The Final Verdict
by Ralph Barker
First published in 1969, re-released by Pen & Sword Aviation in 2015.
If you’re ever looking for a story to turn into an aviation blockbuster, you could do a lot worse than the life of Bill Lancaster. His memory is a ready-made movie script, complete with dangerous flights and nail-biting escapes, glowing public adulation and depression-era destitution; several love triangles, a salacious murder trial; and a courageous but tragically inevitable end.
Not only does Bill Lancaster’s story have it all – it’s all true.
This book begins at the bitter end, with the commander of a French desert reconnaissance patrol noticing an ‘anomaly’ on the razor-straight Tanezrouft horizon of southern Algeria. The year is 1962.
The Tanezrouft Desert is a particularly hostile, trackless, and remote part of the central Sahara.
In this ‘desert within a desert’ any feature is worth investigating. And so, twenty-nine years after he disappeared into a stormy night and away from public scrutiny, Bill Lancaster’s wrecked plane, carefully wrapped logbook and sun-scorched body were found.
The Bill Lancaster story
Bill Lancaster – The Final Verdict was originally published in 1969. But a lot has happened since then and Pen & Sword Aviation has made an excellent decision in re-releasing the entire original text with a postscript by the author’s daughter, Sarah Duncanson, to bring the story right up-to-date.
By including URLs for reputable websites and the details of several movies, Duncanson gives a modern, multi-media aspect to her father’s book, and opens several avenues for the curious reader to continue exploring.
Her addendum also introduces the people and events that have woven themselves into the Lancaster narrative since 1969 – including the difficult 1975 expedition to recover the aircraft, plus the subsequent loss of the exact crash location, of Lancaster’s remains, and of the amazing diary the aviator kept while waiting to be rescued.
It seems adventure and mystery will always be a part of Bill Lancaster’s story.
And alongside a ripping yarn of aviation adventure and criminal misadventure, this book satisfies another of my passions by including maps.
Too often I find these missing from stories that, lets face it, are largely about navigation. Maps are a brilliant graphical explanation of place, space and distance. Seeing them included along with the text of Bill Lancaster – The Final Verdict had me on-side right from the start.
Act One: Pioneer aviator
Bill Lancaster was born on St.Valentine’s Day 1898, near Birmingham, England. Like many men of his generation he gained entry to aviation during World War One. He re-enlisted for a further five years after the war and earned himself a reputation as only a competent pilot, but one with no sense of fear. That cool head would serve him well in the future.
By 1927, after a year of studying Dentistry, he was anxious to get back into the cockpit of a plane – and had come up with the idea of being the first to fly a light plane the 19,000 kilometres from England to Australia.
It was at this point that he met Jessie “Chubbie” Miller, an energetic young Australian woman who would bring essential impetus, valuable company and much of the publicity that would make the flight a success. Both Lancaster and Miller were married, but living separately from their spouses.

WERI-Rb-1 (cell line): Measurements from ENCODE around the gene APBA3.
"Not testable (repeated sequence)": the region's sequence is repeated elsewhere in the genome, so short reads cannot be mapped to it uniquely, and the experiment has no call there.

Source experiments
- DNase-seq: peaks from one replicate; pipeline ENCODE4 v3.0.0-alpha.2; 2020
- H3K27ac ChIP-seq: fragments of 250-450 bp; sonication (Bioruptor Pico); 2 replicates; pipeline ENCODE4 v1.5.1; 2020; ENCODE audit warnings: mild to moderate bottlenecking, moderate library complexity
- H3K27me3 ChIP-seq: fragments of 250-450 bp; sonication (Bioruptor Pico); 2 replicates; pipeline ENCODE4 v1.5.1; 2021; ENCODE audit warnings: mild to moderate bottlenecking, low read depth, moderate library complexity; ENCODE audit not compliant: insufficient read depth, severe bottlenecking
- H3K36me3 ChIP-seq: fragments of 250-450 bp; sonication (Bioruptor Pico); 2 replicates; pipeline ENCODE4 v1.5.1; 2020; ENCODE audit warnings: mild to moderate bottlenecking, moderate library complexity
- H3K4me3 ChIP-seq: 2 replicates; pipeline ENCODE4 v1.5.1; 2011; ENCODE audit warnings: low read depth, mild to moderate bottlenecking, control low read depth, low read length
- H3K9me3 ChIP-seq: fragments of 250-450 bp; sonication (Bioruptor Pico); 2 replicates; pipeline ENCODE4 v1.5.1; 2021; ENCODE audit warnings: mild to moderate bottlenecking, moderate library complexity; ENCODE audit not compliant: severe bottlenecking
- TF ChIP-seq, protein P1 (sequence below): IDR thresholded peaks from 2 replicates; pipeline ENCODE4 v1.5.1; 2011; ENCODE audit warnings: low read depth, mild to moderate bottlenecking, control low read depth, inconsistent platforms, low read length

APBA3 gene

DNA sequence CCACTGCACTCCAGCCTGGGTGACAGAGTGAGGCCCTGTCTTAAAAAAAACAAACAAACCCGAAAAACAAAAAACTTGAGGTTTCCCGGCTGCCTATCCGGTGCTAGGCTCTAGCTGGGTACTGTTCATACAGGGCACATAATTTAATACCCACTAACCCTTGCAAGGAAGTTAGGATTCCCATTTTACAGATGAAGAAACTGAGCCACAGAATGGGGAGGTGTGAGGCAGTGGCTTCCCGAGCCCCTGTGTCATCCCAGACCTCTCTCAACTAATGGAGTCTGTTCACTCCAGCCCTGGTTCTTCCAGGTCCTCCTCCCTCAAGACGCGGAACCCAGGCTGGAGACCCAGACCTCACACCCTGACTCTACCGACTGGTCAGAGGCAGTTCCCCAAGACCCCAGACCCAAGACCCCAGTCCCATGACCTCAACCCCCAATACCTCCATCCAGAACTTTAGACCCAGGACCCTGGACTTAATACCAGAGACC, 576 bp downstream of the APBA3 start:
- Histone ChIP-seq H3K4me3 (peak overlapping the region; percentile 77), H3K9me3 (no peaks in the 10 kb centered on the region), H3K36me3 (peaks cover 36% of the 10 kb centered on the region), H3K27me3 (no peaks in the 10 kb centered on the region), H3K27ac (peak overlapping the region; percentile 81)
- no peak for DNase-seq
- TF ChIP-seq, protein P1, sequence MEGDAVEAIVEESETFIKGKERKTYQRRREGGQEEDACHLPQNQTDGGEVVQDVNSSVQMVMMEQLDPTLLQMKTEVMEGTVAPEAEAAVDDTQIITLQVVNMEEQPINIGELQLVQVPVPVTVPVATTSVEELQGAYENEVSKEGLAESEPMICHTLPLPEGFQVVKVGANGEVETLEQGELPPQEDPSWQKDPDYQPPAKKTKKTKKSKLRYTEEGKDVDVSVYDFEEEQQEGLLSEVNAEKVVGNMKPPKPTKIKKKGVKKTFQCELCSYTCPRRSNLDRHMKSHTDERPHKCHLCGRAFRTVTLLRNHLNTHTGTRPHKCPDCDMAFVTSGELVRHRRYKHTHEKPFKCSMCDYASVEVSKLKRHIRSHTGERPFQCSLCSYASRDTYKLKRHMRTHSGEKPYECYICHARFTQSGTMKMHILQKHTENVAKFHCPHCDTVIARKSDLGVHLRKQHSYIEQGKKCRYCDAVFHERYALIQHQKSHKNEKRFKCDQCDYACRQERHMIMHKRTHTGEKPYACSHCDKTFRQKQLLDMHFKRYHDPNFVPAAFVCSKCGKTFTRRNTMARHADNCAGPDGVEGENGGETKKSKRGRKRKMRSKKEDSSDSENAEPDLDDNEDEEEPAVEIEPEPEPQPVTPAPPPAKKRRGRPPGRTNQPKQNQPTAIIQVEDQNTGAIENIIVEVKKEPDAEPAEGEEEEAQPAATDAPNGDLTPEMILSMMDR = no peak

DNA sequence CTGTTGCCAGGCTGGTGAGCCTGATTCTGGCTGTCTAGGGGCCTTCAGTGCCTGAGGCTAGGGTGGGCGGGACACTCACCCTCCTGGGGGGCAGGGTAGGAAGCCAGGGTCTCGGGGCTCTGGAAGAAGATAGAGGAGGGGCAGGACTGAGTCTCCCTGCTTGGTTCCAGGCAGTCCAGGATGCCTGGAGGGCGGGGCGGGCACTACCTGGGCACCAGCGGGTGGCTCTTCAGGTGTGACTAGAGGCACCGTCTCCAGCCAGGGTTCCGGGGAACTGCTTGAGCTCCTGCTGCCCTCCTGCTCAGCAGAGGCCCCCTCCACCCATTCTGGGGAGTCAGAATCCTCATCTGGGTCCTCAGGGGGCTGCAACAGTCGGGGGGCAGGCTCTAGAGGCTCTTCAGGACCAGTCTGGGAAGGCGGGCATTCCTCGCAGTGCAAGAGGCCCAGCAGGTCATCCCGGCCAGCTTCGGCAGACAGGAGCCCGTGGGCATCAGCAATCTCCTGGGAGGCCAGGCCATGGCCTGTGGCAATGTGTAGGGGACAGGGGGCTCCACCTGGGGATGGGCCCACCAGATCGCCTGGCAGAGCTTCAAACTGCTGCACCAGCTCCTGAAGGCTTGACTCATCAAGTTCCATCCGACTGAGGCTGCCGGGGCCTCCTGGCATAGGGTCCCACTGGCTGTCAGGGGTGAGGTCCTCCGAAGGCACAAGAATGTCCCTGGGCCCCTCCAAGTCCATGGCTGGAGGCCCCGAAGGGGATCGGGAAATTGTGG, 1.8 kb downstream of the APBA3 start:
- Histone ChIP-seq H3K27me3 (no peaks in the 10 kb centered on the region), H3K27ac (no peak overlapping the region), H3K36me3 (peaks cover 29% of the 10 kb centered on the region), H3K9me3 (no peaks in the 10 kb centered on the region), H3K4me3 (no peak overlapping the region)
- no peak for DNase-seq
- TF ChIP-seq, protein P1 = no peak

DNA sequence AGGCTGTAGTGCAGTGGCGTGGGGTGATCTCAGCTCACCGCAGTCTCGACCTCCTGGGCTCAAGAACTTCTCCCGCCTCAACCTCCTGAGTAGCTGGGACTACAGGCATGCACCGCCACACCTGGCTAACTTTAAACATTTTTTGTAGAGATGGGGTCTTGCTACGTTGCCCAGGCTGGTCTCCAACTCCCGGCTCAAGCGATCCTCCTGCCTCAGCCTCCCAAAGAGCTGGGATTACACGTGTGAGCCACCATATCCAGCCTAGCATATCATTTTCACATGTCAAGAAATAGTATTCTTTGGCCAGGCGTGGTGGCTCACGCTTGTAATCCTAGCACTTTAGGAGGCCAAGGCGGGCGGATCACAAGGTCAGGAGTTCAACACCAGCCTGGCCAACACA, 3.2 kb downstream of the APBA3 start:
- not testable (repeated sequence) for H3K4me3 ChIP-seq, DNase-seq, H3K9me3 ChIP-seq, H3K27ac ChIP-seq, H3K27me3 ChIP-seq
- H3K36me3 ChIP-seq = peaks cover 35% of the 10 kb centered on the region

They duly set off with the best intentions, in an Avro Avian, on October 14th, 1927. But with long hours in the cockpit, some moments of shared terror, and considerable delays on the ground, the young adventurers would fall in love well before they reached Australia.
In the end, Bert Hinkler, in another Avian, beat them to Darwin and the crown of first light aircraft to make the flight. But the fact that Miller was a woman gave Lancaster’s effort huge public appeal and the pair enjoyed a degree of celebrity and success in Australia. Naturally, their blossoming affair was kept carefully hidden.
They then moved to the United States to pursue flying opportunities there. Chubbie Miller wasn’t a pilot before the England-Australia flight, but she had learned to fly through the hands-on experience. In fact, the public so completely accepted her as an aviatrix that she now had to earn her actual license in secret.
The pair would enjoy considerably success in America during the later Roaring Twenties. Miller even competed in the very first ‘Powder-puff Derby’ in August 1929, finishing third in her class ahead of further successes at that year’s National Air Races in Cleveland.
As a result, the first half of Bill Lancaster – The Final Verdict is a non-stop aviation adventure, among the most enjoyable and incessant that I’ve enjoyed. In fact, I started to wonder if the breakneck pace was ever going to let me catch my breath.
However the Great Depression hit American aviation hard – taking Lancaster and Miller down with it. They struggled to connect their dwindling flying engagements and stretch their dwindling cash reserves, eagerly grasping at any opportunity which came their way.
Act Two: The fight of his life
And so they were living in a rented Miami house (rent largely unpaid) at the start of 1932 when things seemed to turn a corner. Firstly, they found a young man to ghost-write Chubbie’s life story, so that they could cash in on an enduring public fascination with female flyers. Secondly, Bill was offered a position with an airline that was being formed in Miami, to operate in Northern Mexico.
But nothing went to plan. During BIll’s long absence, Chubbie fell in love with her ghost writer, Haden Clarke. Meanwhile, the startup airline turned out to be a front for a fledgling drug and people smuggling operation – something Lancaster refused to be part of.
Withdrawing himself and his airplane, he flew back to Miami. On the way, he received letters from both Chubbie and Clarke declaring their love. He stayed in the house on the night he returned, seemingly reconciled, and talking with Clarke for several hours. Then, about 3am, there was a muffled gunshot and Haden Clarke was found dying from a single bullet, fired into his temple from Lancaster’s .38.